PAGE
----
By creating a trust, you can protect your assets, beneficiaries and provide continued control over assets in the case that you may become incapacitated or pass away.
Each type of trust involved varying legal requirements when creating. Cross Law APC has extensive experience with trust creation and administration. Consult with one of our lawyers today for guidance and advice on which trust may be right for you. We will help you from the first creation step to ensure that you your needs are met. Our lawyers will also assist in implementing a trust after the creator has passed away. From managing trust assets to transferring them to loved ones left behind, Cross Law APC can help you with all the complex processes involved in creating and administering a trust.
By working with Cross Law APC, we can ensure successful trust administration processes to ensure that your wishes are respected and fulfilled.
To learn more about trust creation and trust administration, contact our trust lawyers today. We can consult you and your loved ones on the different aspects of trusts, from creation to implementation.
Your trust will help you establish a legal separation between possession or use of a property and owning a property. All assets will be transferred to a trust so that it is the owner and a trustee will be named to manage your assets for your beneficiaries. We can even help you be the trustee of your own trust. In this case, you will name a back-up trustee to take over the assets should you pass away or become incapacitated.
The different kinds of trusts are created to serve various purposes. See below for some reasons that different trusts are created:
- Trusts can assist in protecting assets from being counted when determining Medi-Cal eligibility. Certain assets may be deemed exempt when applying should the trust own those assets and not you. This can help you succeed when applying for Medi-Cal nursing home payments.
- Trusts can protect your beneficiaries in the long-run. Should you leave money to a loved one with special needs, you could be putting their government benefits at risk. In other cases, your beneficiaries may irresponsibly send the large gift of money you leave them. By creating a trust, you will maintain control over the money, even after you die.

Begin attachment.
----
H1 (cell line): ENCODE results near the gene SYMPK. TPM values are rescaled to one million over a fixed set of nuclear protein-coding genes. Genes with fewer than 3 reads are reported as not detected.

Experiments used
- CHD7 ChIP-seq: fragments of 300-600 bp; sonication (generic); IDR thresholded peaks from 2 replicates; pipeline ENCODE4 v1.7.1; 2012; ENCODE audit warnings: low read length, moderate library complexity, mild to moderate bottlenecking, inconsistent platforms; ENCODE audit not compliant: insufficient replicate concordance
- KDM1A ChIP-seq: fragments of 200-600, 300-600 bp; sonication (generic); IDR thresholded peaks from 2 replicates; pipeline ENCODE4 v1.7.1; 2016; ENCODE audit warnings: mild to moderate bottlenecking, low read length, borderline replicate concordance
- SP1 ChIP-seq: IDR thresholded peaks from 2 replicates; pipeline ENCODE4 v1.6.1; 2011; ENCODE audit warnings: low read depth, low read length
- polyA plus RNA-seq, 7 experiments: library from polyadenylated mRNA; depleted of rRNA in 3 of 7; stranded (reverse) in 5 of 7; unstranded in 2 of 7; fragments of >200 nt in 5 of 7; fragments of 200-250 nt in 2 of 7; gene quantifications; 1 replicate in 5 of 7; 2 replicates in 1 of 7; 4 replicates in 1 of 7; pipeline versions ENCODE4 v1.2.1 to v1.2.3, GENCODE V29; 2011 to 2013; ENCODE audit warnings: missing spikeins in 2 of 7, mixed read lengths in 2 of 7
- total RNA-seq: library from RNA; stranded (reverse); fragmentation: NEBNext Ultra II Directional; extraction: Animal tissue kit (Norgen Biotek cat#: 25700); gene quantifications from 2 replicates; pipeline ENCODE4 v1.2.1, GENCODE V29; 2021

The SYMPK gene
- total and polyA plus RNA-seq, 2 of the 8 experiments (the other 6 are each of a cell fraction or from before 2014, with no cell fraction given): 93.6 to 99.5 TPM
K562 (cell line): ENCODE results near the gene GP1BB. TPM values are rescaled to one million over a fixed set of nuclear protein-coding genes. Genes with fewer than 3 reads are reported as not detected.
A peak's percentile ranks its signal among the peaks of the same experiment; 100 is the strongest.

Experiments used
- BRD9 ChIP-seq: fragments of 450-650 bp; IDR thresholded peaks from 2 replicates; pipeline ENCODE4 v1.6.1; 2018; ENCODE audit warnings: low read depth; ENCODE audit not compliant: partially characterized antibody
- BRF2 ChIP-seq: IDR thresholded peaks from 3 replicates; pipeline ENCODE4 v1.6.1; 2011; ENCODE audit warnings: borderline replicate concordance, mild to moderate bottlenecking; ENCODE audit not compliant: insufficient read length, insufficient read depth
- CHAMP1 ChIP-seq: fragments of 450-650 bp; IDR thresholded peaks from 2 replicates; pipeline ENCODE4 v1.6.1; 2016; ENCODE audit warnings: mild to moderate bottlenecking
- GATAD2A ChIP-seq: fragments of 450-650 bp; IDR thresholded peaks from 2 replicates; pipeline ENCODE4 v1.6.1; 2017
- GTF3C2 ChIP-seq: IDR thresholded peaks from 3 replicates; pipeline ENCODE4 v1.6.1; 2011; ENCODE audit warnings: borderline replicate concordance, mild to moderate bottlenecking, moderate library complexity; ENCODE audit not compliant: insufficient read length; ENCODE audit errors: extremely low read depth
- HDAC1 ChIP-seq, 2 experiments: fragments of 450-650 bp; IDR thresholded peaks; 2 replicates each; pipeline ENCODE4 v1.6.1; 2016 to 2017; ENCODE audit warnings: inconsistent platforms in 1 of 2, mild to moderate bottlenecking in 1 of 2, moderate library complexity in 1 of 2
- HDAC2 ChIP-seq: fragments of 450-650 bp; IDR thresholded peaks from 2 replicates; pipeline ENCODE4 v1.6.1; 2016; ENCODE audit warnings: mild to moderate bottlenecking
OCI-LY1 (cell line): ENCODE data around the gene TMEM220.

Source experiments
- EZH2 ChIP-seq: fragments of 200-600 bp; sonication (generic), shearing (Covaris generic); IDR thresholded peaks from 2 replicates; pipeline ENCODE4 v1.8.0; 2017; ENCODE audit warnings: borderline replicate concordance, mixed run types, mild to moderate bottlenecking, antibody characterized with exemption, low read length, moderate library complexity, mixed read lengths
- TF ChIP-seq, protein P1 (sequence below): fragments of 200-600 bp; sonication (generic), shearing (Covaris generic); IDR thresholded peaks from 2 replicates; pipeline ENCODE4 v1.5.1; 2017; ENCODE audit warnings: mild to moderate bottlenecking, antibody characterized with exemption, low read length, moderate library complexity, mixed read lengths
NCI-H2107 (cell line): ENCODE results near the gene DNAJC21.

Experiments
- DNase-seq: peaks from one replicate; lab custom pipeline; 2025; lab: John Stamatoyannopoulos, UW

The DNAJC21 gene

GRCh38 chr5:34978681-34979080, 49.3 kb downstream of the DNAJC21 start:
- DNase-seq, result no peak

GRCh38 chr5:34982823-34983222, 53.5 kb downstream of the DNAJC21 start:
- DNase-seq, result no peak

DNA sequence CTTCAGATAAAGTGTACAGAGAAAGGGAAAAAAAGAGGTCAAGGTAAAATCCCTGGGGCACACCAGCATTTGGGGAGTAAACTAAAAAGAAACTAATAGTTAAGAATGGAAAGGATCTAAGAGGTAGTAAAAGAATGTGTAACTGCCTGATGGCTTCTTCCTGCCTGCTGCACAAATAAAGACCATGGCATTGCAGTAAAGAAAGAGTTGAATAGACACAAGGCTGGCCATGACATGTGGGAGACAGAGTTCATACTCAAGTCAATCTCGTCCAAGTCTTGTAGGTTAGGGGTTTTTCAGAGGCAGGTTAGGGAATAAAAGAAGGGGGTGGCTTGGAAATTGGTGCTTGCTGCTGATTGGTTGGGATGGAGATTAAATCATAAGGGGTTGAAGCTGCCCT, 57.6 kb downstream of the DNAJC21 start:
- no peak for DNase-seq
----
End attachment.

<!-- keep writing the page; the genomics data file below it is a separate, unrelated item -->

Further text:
- Trusts ensure that your assets are managed correctly. If you become incapacitated or pass away, you needn’t worry about your money and property if you created a trust. Trusts will ensure that your money and property are invested wisely and kept secure. Your trustee that will manage your assets will be held to fiduciary duties and expected to act in the best interests of the beneficiaries at all times.
- Trusts will shield assets from creditors, bankruptcy, or divorce. If the trust is the legal owner of the asset, you are not the legal owner, so the money cannot be taken from you should you go bankrupt or get divorced.
- Trusts can support you in avoiding probate and reducing or eliminating estate taxes. Your assets that are controlled by a trust do not have to transfer through the probate process.
These are only a few of the many reasons why creating a trust is the smart decision for yourself and your loved ones. At Cross Law APC can review your situation, help you to determine if a trust makes sense, and support with the creation and funding of a trust.
What is the Trust Administration Process in California?
The death of the creator of a trust can trigger the trust administration process. This can have various implications depending on the type of trust you created and the instructions you provided at the time of creation. Usually, trust administration is focused on carrying out the last wishes of the deceased, caring for trust properties, and implementing any transfers of trust property to new owners after a death.
Trust & Estate Litigation
Mr. Cross is a Certified Specialist in Estate Planning, Trust and Probate Law by the State Bar of California’s Board of Legal Specialization. He is well-equipped to handle every aspect of estate and trust controversies, working in collaboration with the client’s existing estate or tax attorneys and advisors.